Any comment would be appreciated!

Thanks!!

 

 

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miles_from_anywhere [38 posts] 1 week ago
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I have been using 1 x 11 sram force for around 18 months now and love it. The bike is used for trails, commutes and club rides with my old road crew. The poor bike has also been used touring when I cycled back from Land's End (admitily ran out of gears coming out of Salcombe (my excuse)) - I have 11 x 42 with a 46 tooth front ring, seems perfect

Before this, I converted an old cannondale MTB to 1 x 9 and it breathed new life into it.

Sometimes on my old Trek road bike I enjoy the smaller increments of the rear cog, especially when out in a headwind or really pushing hard through a club ride (my legs are getting old)

 

 

 

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tugglesthegreat [115 posts] 1 week ago
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I currently ride a Arkose for commuting, weekend gravel rides and CX races. Gearing wise I've 36.46 and ride 11-28 during the week and I have a spare set of wheels with 11-34 for longer off road adventures.

Looking at the ratios I don't think I'll be missing out going to a 1x system. The cross gears big-big and small-small (pro-gears) you can discount and there seems to be a few ratios very close to each other (duplicates) so you can subtract those from the total of gears. The gaps are slightly wider but I don't think that would be too much of an issue, but I haven't ridden a 1x!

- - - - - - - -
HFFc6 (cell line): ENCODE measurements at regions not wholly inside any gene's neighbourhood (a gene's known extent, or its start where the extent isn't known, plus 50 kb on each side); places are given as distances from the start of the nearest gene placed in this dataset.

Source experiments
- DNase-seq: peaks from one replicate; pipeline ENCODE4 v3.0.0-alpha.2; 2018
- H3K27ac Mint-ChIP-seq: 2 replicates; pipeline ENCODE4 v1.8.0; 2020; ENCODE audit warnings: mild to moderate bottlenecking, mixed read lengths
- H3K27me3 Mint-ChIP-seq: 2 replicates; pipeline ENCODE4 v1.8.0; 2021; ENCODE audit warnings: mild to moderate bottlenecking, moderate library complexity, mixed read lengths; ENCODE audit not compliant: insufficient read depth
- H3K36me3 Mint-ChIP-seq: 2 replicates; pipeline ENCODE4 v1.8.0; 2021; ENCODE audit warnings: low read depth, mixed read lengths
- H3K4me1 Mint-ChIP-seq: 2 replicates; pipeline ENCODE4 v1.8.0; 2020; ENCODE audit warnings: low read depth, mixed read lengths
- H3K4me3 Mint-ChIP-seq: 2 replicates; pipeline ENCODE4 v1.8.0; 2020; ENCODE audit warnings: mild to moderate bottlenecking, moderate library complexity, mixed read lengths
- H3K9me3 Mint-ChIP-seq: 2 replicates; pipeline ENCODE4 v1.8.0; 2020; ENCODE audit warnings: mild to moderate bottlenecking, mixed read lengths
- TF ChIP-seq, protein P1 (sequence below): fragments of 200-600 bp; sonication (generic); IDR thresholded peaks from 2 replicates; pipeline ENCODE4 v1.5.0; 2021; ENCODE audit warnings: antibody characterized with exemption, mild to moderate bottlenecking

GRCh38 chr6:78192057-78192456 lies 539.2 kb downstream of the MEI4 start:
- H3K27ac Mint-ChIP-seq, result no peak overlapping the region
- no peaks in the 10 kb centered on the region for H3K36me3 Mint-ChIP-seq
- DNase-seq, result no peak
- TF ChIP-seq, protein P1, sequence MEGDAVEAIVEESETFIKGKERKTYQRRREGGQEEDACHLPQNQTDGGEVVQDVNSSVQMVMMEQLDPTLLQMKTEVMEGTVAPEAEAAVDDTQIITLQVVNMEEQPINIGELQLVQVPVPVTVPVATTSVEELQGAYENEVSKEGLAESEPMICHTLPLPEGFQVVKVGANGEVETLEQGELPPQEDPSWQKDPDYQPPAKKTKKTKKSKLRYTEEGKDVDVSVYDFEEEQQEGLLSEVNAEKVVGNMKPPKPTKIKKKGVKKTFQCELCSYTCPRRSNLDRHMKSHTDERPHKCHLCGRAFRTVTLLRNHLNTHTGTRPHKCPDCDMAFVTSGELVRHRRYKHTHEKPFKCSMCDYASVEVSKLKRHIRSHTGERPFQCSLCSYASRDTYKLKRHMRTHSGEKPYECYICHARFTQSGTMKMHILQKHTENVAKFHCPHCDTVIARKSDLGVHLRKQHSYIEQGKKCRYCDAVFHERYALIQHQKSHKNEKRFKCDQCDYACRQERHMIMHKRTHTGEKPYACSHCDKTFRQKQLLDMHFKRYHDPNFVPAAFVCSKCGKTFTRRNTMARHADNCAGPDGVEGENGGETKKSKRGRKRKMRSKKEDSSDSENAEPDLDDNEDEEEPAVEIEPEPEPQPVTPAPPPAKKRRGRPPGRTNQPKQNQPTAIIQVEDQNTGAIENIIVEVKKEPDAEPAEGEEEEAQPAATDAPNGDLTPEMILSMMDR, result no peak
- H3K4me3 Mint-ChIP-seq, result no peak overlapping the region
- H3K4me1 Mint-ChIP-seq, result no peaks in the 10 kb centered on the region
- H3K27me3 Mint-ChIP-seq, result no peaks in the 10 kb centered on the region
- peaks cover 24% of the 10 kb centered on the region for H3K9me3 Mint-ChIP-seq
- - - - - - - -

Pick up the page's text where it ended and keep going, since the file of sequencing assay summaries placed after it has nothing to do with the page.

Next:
The biggest advantage to me would be clearing the bottom bracket area - reducing the potential of blocking with mud or ice. Certainly for cross races I'm not out of the 36 chain ring so I'm just carrying extra weight. The only reason I don't currently have a bike with a 1x system is finances.  When I have the money I'll be getting one.

Just looking for a bike with 11sp, thru axles and 1x for less than £1k, ideally with hydo brakes. Any help on that would be greatly appreciated? 

 

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imajez [118 posts] 1 week ago
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This incredibly useful gear comparison chart lets you visually see the differences between two sets of gearing options and you can see how they differ or match up really easily. Fully customisable.

Here's 1x11 compared to 2x11. Personally I'll be going to 2x12 [when I can afford it] because I want more and not less gearing, so here's a 1x12 Vs 2x12 comparison
 

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fukawitribe [2674 posts] 1 week ago
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imajez wrote:

This incredibly useful gear comparison chart lets you visually see the differences between two sets of gearing options and you can see how they differ or match up really easily. Fully customisable.

Here's 1x11 compared to 2x11. Personally I'll be going to 2x12 [when I can afford it] because I want more and not less gearing, so here's a 1x12 Vs 2x12 comparison
 

Interestingly - or not - using a 1x with 40T + 11-42T then the only 'missing' range in the last one is from around 45 km/h up @ 90rpm. I'd be happy with that for a general purpose bike, or anything that's not going downhill for a long time.